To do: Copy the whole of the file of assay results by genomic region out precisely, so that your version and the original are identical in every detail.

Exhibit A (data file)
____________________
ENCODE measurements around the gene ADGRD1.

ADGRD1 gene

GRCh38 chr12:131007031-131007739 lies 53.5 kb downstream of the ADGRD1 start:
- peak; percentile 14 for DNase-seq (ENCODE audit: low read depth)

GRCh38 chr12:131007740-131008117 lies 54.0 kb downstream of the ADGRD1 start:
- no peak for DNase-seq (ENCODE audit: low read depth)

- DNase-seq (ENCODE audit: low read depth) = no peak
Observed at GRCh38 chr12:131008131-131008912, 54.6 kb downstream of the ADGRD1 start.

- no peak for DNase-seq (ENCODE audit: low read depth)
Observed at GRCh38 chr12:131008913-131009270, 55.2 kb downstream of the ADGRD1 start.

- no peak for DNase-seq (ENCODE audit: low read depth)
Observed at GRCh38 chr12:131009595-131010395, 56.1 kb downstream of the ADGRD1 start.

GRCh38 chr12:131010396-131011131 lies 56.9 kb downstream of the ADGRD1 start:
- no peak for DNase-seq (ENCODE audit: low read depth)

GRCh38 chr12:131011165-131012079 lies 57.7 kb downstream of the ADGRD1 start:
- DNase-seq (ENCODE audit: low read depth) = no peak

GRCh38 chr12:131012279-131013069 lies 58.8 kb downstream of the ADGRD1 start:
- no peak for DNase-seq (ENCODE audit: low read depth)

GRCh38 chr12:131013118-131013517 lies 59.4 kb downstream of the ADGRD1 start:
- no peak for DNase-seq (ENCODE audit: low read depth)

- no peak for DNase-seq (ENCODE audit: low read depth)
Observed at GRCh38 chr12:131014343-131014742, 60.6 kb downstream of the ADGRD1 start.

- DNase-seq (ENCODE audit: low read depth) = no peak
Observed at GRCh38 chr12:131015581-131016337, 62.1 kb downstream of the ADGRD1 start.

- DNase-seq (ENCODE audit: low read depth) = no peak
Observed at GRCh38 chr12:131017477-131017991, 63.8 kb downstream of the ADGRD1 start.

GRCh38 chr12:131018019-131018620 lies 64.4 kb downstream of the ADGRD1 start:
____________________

ENCODE measurements around the gene ADGRD1.

ADGRD1 gene

GRCh38 chr12:131007031-131007739 lies 53.5 kb downstream of the ADGRD1 start:
- peak; percentile 14 for DNase-seq (ENCODE audit: low read depth)

GRCh38 chr12:131007740-131008117 lies 54.0 kb downstream of the ADGRD1 start:
- no peak for DNase-seq (ENCODE audit: low read depth)

- DNase-seq (ENCODE audit: low read depth) = no peak
Observed at GRCh38 chr12:131008131-131008912, 54.6 kb downstream of the ADGRD1 start.

- no peak for DNase-seq (ENCODE audit: low read depth)
Observed at GRCh38 chr12:131008913-131009270, 55.2 kb downstream of the ADGRD1 start.

- no peak for DNase-seq (ENCODE audit: low read depth)
Observed at GRCh38 chr12:131009595-131010395, 56.1 kb downstream of the ADGRD1 start.

GRCh38 chr12:131010396-131011131 lies 56.9 kb downstream of the ADGRD1 start:
- no peak for DNase-seq (ENCODE audit: low read depth)

GRCh38 chr12:131011165-131012079 lies 57.7 kb downstream of the ADGRD1 start:
- DNase-seq (ENCODE audit: low read depth) = no peak

GRCh38 chr12:131012279-131013069 lies 58.8 kb downstream of the ADGRD1 start:
- no peak for DNase-seq (ENCODE audit: low read depth)

GRCh38 chr12:131013118-131013517 lies 59.4 kb downstream of the ADGRD1 start:
- no peak for DNase-seq (ENCODE audit: low read depth)

- no peak for DNase-seq (ENCODE audit: low read depth)
Observed at GRCh38 chr12:131014343-131014742, 60.6 kb downstream of the ADGRD1 start.

- DNase-seq (ENCODE audit: low read depth) = no peak
Observed at GRCh38 chr12:131015581-131016337, 62.1 kb downstream of the ADGRD1 start.

- DNase-seq (ENCODE audit: low read depth) = no peak
Observed at GRCh38 chr12:131017477-131017991, 63.8 kb downstream of the ADGRD1 start.

GRCh38 chr12:131018019-131018620 lies 64.4 kb downstream of the ADGRD1 start: